DENVER — The blame game is the only game the Denver Broncos are good at right now.
“You’re never going to win an NFL game if you give up 24 points on special teams,” safety Justin Simmons said after the team’s latest blowout loss, this time a 41-16 drubbing at the hands of the New England Patriots.
“We just gotta be better on special teams, they outplayed us in that area,” Chris Harris Jr. chimed in.
The Broncos were flat out awful on special teams. Embarrassingly bad. Shockingly inept. But you know who will be the first one to admit that? Special teams coordinator Brock Olivo, who falls on the sword every single week for the mind-boggling mistakes of his players. If anyone learns anything from Olivo before he is inevitably shown the door, it should be that.
Instead of pointing fingers outwards, maybe the defense could point one directly into the mirror. They were dealt some tough hands, but they also allowed the Patriots to become the first team in the last two seasons to score on seven consecutive drives. Included in those seven drives was a 75-yard drive to end the half, bringing a manageable 11-point deficit all the way to 18.
Then, when Brock Osweiler led the offense on a drive right out of the half to cut it back to 11, the Patriots once again went 75-yards to open things back up. Special teams played no part in those two daggers.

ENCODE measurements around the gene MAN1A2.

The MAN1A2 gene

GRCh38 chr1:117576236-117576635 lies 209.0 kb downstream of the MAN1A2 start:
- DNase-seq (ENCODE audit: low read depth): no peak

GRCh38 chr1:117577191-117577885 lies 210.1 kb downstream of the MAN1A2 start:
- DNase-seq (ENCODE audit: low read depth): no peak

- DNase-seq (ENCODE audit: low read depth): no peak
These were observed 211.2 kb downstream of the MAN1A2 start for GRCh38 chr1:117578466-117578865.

Harris was asked directly about those two scores.
“We have to play better, we have to figure out how to get stops, crucial stops,” he began, before shifting right back to special teams. “I mean we get a stop and then we have 12 men on the field. Things like that, we can’t beat ourselves.”
The score was 34-16 when the 12-men penalty occurred.
“We definitely hurt ourselves more on special teams than defense,” Simmons explained.
The Broncos have been reduced to talking about who and what hurt the team most.
“It’s like we’re a whole new f*ckin’ team,” Derek Wolfe said in a frustrated locker room. “It’s embarrassing… It’s sad. It’s sad that we went from being a championship-caliber team to a team that stinks and nobody respects.”
Who is to blame there? Many of those looking from the outside in would point to coaching, namely Vance Joseph, the one in charge of a team of coaches that aren’t getting it done right now.
In his post-game press conference, Joseph did not explicitly shoulder the blame, instead pointing to all three phases as areas that need to improve.
Then, when pressed directly on potentially making changes to his coaching staff before the end of the season, Joseph stated, “It’s on all of us,” before adding, “We have to coach better and play better.”
The Broncos have an offense that can’t score touchdowns, a defense that can’t currently stop touchdowns and a coaching staff that just can’t seem to figure out why. To blame the special teams is like blaming the rain for the hurricane. It’s a part of the whole equation, but even heavy rain won’t sink the ship.
The S.S. Orange & Blue has capsized.
“The bottom line is we stink right now,” Wolfe said appropriately. “We’re not a good football team.”
Only the Cleveland Browns, San Francisco 49ers and New York Giants have fewer wins than the Denver Broncos. Let that sink in.
Blame should be treated like a Thanksgiving dish right now, take your helping and pass it on. Everybody gets a slice. Eat up.